By Jose D. Duran
By Pablo Chacon Alvarez
By Kat Bein
By Abel Folgar
By Laurie Charles
By Sean Levisman
By Pablo Chacon Alvarez
By George Martinez
The Crumbs' singer/guitarist Raf "Classic" Luna may be the leader of the most hard-luck punk rock band in Miami's history, but he knows how to live the high life. Watching the Dolphins/Jets game from his North Bayshore Drive penthouse overlooking Biscayne Bay, Luna pops open 12 ounces of courage. Leaning back on his couch, he cracks the handsome rouged smile that has kept him in girlfriends and out of trouble since he hit puberty 25 years ago.
"I'm sticking to my guns," he says raspily in his inimitable Fonzie-meets-Cheech Marin cool-guy brogue. He's referencing his band's opening four-on-the-floor salvo, "Stick to Your Guns," off the Crumbs' new album, Dade County Trash, on Baltimore punk label Insubordination Records. "I like the music, the new ideas I have, and there's always new stuff to talk about."
And what Luna is talking about in 2008 are the reasons he is still banging away at the three-chord Monte. It's been some 12 years since the Crumbs graduated from local sensation to then-hot, new Lookout! Records act (the label famously introduced the world to Operation Ivy and Green Day). But they would soon blow it, when the cheapo van they bought broke down so many times that even an engine replacement couldn't keep the band from missing all but four gigs on a nationwide tour. In the end, they had to scrap the van altogether and Greyhound it back to Miami with their tails between their legs.
"Never buy a van for less than $600," Luna chuckles. "When you're younger, you're not as prepared. You make small mistakes like that. And over the years, you learn to take care of little details. How can you not make a show because your van broke down in the middle of nowhere? You miss one show, and then you drive 2,000 miles to catch up." Luna stops and takes a swig of Budweiser. "It's all about enjoying the moment. We're lucky we're still playing. We're about to go to Tampa and play with [Florida punk diehards] the Pink Lincolns. We're not going up there as 20-year-old kids; we're going up there as guys who are past their prime. We just respect each other and have a good time."
What Luna doesn't respect, however, is the South Beach velvet-rope culture. It nauseates him. "There are two sides of Miami," he opines, "the one you see on TV: high fashion, nice cars, beautiful people, and trendy clubs. And there's always someone at the front door to decide who will have fun and who will not have fun." Luna pauses, and his eyes light up as he continues. "What we do is create our own world — in the spirit of independence, which is what the underground is all about. We don't need to be a part of that velvet-rope bullshit — we're inclusive. But if those people looked in from the outside, they would probably say, 'These people are just Dade County trash.'"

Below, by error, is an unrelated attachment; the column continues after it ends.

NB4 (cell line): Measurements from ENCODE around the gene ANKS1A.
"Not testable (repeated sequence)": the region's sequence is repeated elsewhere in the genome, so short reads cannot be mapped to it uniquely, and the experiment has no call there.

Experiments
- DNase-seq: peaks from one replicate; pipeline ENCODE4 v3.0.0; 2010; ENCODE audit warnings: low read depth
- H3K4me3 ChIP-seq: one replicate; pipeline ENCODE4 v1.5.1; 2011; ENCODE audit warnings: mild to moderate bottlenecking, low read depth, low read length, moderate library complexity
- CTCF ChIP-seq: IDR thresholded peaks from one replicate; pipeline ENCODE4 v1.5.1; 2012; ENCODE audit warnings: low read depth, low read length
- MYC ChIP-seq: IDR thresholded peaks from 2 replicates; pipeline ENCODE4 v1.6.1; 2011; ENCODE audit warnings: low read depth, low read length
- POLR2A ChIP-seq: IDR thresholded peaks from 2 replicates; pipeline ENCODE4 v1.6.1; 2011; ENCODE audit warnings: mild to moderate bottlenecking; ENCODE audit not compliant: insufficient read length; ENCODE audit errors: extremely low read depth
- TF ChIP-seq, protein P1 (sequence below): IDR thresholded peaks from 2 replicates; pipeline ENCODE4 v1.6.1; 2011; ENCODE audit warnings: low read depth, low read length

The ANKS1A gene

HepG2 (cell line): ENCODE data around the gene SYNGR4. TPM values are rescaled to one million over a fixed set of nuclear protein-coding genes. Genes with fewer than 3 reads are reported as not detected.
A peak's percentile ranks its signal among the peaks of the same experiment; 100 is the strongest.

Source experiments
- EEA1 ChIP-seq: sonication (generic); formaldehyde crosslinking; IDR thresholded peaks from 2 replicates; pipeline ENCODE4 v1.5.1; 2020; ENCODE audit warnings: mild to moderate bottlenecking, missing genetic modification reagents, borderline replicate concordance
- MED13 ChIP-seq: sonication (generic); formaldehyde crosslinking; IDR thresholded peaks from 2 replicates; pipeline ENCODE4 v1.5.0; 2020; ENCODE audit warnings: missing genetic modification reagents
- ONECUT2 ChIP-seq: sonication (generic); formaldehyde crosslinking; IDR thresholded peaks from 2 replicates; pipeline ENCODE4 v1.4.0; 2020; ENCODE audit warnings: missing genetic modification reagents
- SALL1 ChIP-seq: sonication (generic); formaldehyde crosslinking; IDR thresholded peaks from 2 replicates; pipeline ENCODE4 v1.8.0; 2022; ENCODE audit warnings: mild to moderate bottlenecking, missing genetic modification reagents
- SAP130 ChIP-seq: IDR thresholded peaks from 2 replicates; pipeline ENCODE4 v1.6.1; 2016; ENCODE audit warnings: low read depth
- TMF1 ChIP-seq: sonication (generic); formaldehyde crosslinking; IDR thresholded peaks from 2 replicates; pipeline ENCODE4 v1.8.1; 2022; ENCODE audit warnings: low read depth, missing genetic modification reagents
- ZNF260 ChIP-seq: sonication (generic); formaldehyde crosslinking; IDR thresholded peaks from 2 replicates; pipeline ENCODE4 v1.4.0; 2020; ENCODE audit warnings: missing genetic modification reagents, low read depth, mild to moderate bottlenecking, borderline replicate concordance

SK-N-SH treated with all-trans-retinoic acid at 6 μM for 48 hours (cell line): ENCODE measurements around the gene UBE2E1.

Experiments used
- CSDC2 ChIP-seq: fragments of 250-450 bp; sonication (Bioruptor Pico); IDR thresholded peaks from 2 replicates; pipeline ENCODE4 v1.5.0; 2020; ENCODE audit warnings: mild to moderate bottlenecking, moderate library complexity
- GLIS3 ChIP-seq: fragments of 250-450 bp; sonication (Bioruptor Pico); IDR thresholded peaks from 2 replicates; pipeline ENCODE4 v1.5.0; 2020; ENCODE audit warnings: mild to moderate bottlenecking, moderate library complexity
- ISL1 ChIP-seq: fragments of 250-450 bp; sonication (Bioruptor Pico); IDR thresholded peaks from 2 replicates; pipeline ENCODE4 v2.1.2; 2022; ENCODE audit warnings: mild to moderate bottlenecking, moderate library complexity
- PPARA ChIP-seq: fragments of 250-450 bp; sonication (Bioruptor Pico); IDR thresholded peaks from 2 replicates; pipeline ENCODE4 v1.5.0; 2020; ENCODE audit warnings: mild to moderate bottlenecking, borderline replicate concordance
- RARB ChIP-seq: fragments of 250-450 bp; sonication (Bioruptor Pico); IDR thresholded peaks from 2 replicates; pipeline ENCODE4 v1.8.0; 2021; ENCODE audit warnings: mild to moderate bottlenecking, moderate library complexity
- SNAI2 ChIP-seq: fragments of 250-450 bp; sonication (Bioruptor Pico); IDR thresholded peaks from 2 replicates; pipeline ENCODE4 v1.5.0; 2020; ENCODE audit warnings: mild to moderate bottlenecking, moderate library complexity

The Crumbs' Dade County Trash meetings usually take place nowadays at Churchill's, and in the pub's honor, they have immortalized Miami's sole rock club with "Down at Churchill's," the album's third track. "Most of us spent our youth in that joint. The first time I went there was in 1990 to see Die Kreuzen, and I hopped the fence because I was underage — and now it's funny, because I am overage! We met friends, girlfriends, bands — it's a place where anyone can get in. And if you don't have enough money, you can jump the fence," he says. "Sometimes I go there in the daytime to hang out — and it's cool because there's no one there to bother you."
Although Luna is staying the course and continuing to hold court at Churchill's, half the lineup that recorded Dade County Trash flew the coop as soon as the recording was completed. Bassist Tono, who had held down the four-string position for half a decade, and Luna's fellow guitarist, "Johnny B" Bonanno, are gone. Bonanno actually started the band with Luna in 1992, when both of them decided that drinking cheap beer with one hand and playing Ramones riffs with the other was more fun than the serious doom rock they were playing in their group Cavity. (The latter, meanwhile, is now legendary, one of the few Miami bands to make it out of Florida and onto independent record labels in the Nineties.) Their respective replacements, José "El Rey" Flores and Against All Authority guitarist Joe Koontz, are decorated Miami scene veterans who have marinated in the same musical Schlitz keg as the Crumbs. But the question pops up: What makes the Crumbs, the Crumbs?
"We never made a dime," Luna pronounces. "The people who were in the Crumbs came in every Wednesday for practice and gave it their all. For some people it was better to move on. I'm very thankful for everyone who has been in the Crumbs." Many folks on the local music scene have observed over the years that Johnny B's hellified lead playing and roots music influence are what gave the Crumbs a unique identity. But while Luna is grateful for Johnny B's tenure, he sees his longtime partnership with Marcio "Grim" Gemelli as the thread that keeps the band itself.